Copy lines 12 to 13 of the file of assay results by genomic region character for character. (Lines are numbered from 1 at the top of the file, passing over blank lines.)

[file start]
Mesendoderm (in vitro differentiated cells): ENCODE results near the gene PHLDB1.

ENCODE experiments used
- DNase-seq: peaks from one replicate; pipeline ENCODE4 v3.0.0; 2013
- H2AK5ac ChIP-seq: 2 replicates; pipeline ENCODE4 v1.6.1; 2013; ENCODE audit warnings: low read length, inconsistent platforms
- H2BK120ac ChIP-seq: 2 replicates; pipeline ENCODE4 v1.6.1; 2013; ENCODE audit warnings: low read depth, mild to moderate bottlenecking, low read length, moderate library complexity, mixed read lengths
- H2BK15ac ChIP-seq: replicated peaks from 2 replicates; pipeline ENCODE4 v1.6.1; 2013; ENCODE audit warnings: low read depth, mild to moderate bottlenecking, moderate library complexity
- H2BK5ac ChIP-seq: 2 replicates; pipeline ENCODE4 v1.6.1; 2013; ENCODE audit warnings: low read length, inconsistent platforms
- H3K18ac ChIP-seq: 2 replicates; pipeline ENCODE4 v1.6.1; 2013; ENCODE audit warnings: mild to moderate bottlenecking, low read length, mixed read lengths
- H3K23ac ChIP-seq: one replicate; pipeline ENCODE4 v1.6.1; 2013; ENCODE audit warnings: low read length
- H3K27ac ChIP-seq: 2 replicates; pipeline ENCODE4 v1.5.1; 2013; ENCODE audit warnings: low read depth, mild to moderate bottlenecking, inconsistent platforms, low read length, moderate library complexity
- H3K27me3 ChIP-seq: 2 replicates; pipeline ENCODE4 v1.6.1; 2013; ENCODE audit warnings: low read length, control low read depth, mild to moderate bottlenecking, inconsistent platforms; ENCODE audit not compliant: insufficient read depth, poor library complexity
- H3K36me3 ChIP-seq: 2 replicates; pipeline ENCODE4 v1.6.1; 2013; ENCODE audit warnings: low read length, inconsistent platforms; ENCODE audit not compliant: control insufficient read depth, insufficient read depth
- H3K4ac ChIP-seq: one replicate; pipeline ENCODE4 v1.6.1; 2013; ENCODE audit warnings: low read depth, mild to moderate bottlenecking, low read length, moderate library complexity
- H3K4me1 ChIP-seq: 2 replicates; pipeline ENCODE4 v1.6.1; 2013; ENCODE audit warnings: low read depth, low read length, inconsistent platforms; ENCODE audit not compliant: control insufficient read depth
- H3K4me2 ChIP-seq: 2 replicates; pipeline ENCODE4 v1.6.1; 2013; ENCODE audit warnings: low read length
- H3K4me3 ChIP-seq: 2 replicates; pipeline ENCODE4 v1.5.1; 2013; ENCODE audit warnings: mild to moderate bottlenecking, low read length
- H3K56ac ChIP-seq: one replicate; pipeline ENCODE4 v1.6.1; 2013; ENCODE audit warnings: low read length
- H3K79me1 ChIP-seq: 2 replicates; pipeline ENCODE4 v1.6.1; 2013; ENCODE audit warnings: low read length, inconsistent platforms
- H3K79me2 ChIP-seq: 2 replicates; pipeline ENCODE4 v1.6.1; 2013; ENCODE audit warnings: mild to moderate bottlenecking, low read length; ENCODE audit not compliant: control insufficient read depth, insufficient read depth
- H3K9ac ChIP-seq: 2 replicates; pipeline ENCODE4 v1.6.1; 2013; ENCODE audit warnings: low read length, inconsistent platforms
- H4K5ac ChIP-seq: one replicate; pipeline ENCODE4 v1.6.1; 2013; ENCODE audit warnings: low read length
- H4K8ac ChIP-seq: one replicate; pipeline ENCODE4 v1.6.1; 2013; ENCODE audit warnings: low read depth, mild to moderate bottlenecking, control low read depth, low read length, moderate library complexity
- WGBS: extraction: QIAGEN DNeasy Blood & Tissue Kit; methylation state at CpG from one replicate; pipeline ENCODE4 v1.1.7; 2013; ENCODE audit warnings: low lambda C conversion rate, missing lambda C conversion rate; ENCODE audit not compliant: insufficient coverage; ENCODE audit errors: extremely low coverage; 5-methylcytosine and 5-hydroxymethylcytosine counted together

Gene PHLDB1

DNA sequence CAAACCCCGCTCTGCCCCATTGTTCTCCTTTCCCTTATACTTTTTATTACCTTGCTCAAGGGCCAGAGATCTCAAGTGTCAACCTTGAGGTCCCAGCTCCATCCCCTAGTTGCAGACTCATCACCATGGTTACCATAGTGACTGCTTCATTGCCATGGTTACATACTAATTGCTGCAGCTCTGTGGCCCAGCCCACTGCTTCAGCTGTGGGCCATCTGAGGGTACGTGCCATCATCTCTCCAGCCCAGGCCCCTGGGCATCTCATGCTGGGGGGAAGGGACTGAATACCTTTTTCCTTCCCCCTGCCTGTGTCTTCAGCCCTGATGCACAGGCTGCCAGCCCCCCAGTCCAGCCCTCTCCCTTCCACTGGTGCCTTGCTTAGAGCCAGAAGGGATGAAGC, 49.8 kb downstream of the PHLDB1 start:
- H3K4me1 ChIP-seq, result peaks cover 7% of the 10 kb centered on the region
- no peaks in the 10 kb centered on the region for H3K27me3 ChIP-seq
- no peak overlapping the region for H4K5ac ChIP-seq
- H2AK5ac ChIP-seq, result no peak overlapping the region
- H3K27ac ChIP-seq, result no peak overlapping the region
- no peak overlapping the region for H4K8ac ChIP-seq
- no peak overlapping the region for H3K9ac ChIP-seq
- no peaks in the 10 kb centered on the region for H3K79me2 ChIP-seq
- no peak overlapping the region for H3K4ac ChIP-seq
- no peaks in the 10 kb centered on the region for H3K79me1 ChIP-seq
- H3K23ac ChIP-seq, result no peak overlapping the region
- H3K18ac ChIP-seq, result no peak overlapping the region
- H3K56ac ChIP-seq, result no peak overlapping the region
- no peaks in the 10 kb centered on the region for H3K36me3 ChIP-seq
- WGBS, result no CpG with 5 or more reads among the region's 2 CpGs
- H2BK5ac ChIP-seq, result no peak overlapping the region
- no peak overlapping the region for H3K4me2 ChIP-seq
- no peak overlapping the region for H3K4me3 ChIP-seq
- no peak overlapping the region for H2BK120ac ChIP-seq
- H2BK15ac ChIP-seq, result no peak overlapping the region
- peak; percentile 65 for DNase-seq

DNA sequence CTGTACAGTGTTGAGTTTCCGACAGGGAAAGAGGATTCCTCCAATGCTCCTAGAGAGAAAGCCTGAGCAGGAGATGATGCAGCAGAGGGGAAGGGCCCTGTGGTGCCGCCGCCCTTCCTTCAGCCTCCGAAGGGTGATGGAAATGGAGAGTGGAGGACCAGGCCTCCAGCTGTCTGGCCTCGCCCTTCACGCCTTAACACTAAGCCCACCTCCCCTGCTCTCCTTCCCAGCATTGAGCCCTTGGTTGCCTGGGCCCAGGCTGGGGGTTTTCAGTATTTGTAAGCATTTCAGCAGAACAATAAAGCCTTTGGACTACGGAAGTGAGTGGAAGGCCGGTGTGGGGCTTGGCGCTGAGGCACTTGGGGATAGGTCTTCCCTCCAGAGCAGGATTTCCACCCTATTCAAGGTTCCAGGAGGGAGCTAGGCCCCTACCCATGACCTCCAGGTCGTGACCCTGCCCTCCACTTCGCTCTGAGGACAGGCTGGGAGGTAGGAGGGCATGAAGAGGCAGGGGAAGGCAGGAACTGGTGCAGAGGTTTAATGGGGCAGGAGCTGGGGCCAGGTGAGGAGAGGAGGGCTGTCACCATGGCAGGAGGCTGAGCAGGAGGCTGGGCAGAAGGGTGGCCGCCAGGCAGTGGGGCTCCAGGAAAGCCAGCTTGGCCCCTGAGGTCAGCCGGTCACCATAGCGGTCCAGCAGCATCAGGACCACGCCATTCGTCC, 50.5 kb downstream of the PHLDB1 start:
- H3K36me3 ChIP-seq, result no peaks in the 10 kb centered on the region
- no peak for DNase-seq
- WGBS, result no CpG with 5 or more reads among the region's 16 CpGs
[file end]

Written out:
- H3K36me3 ChIP-seq: 2 replicates; pipeline ENCODE4 v1.6.1; 2013; ENCODE audit warnings: low read length, inconsistent platforms; ENCODE audit not compliant: control insufficient read depth, insufficient read depth
- H3K4ac ChIP-seq: one replicate; pipeline ENCODE4 v1.6.1; 2013; ENCODE audit warnings: low read depth, mild to moderate bottlenecking, low read length, moderate library complexity